Baby twins and their young sibling were rushed to hospital after being found by police in a severely neglected state in West Auckland.

When police arrived at their Massey home on August 31, officers initially thought the twins were dead due to the state they were in.

The Herald has learned the infants were surrounded by and covered in their own excrement when police found them.

They were rushed to hospital with their sibling, another young child, and have made a full recovery.


Oranga Tamariki, the Ministry for Vulnerable Children, is now working closely with the family to ensure the young ones are safe.

They have been placed in the custody of a relative.

Inspector Scott Webb said police went to the house to check on the family after a call from a member of the public.

That person had concerns for the welfare of the mother of the children.

"Police attended and found three children at the address," Webb said.

"Our staff had serious concerns for their welfare and Ministry for Vulnerable Children Oranga Tamariki were called.

"No one has been charged and the woman at the address was taken to hospital for assessment."

Webb could not comment further on the specifics of the incident as police were not the lead agency on the matter.


He referred the Herald to Oranga Tamariki.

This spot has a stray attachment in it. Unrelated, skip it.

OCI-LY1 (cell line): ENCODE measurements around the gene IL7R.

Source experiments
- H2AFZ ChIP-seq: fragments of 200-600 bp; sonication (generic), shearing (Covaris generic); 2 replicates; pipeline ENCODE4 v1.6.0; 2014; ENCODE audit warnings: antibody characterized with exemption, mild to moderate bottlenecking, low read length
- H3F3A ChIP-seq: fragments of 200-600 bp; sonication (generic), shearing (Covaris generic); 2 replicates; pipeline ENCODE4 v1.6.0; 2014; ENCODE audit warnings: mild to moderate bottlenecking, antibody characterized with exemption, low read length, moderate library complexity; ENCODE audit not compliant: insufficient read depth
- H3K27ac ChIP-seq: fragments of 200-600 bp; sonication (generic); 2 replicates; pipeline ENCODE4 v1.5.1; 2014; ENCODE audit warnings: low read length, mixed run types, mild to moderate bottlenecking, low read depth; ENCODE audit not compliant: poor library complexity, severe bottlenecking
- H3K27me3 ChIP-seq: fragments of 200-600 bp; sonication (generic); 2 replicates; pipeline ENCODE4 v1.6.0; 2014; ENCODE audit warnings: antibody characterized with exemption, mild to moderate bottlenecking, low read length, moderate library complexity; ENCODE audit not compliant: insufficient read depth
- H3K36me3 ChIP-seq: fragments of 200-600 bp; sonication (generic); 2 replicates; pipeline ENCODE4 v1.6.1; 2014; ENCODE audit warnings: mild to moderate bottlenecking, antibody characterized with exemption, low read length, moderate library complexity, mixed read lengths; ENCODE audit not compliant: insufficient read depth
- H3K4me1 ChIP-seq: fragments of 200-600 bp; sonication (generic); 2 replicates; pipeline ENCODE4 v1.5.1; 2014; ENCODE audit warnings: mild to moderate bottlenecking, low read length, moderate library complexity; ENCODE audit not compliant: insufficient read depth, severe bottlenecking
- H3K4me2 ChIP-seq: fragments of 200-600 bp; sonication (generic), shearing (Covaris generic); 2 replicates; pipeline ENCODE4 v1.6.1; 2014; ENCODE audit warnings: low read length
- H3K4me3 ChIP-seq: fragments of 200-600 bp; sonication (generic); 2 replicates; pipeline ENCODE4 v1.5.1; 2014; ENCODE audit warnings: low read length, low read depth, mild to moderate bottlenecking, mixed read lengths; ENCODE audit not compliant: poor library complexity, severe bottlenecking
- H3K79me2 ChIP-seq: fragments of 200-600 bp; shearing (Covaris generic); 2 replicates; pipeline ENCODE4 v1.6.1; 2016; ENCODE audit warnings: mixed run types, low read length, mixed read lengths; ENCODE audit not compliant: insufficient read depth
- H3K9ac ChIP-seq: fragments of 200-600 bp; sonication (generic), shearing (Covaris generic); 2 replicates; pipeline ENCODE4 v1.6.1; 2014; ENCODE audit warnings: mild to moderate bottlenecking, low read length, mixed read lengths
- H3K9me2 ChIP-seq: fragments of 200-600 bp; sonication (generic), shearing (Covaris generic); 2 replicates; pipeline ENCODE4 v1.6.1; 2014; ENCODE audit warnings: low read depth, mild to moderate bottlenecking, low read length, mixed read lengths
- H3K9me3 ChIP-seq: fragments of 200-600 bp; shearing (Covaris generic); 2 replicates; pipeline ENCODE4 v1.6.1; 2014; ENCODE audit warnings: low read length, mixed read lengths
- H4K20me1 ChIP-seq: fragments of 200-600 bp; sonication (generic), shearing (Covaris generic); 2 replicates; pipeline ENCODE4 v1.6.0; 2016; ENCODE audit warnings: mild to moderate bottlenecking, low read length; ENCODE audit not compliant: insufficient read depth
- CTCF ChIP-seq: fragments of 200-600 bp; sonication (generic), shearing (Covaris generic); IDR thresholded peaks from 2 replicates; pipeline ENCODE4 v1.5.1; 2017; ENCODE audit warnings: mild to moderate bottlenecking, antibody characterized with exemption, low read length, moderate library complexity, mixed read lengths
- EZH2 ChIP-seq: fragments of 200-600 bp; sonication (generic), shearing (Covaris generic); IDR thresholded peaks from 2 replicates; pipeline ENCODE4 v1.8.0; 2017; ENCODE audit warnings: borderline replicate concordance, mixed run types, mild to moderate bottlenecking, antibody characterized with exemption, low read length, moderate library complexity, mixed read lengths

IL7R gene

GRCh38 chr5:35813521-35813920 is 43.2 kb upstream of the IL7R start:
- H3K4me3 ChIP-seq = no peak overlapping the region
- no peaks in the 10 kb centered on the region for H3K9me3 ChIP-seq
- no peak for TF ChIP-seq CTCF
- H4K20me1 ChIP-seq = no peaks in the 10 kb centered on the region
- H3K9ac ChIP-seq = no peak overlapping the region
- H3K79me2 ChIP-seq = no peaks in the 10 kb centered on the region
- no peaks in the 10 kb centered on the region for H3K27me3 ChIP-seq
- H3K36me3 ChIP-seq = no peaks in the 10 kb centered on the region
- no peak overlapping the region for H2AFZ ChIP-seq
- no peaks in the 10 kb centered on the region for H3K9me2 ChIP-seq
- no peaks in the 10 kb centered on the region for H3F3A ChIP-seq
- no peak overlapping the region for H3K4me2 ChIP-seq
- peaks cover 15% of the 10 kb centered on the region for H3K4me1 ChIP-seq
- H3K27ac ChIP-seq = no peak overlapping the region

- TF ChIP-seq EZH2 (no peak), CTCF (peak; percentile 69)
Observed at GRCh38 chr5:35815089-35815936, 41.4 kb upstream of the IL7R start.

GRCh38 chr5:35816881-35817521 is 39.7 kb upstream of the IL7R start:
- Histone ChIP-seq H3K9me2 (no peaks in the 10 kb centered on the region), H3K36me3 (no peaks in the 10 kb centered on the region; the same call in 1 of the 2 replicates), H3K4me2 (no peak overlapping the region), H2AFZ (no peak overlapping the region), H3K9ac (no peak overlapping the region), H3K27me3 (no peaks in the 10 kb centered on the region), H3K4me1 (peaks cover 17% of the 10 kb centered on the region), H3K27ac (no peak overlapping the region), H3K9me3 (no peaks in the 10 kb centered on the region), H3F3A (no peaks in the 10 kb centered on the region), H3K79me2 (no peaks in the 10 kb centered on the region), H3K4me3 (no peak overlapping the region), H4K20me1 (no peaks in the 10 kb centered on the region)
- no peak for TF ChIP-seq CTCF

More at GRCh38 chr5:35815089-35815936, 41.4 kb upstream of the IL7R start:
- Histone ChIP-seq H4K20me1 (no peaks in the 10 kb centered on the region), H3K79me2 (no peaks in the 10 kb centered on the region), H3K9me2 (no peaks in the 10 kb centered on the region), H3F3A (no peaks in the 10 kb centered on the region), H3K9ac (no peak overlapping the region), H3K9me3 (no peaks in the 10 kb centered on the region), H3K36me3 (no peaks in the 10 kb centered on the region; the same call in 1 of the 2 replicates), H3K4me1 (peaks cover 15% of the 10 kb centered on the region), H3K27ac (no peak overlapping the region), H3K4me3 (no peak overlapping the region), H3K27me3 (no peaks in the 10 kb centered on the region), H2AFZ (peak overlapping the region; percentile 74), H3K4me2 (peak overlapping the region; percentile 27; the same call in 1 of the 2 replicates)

Ministry for Vulnerable Children deputy chief executive Glynis Sandland said the agency worked closely with police after they were alerted to the plight of the children.

"We were saddened and shocked at this situation where police attended and identified some young children who needed medical attention and were living within a difficult home situation," she said.

A social worker was dispatched to the hospital within an hour of the agency being alerted and a safety plan was designed for the family.

"The children were medically cleared and we identified a safe whānau member to care for the children," Sandland said.

"After the children were discharged from hospital we followed up to check on their situation within 48 hours, visiting the relative's home, where the children are safe and well.

"We followed up again on 2 and 3 September."

Sandland said Oranga Tamariki would continue to work with the family.

"We are working with the family around longer-term care arrangements for the children supported by our social workers.

"Our goal is to ensure these children are safe and able to thrive in a supportive home environment."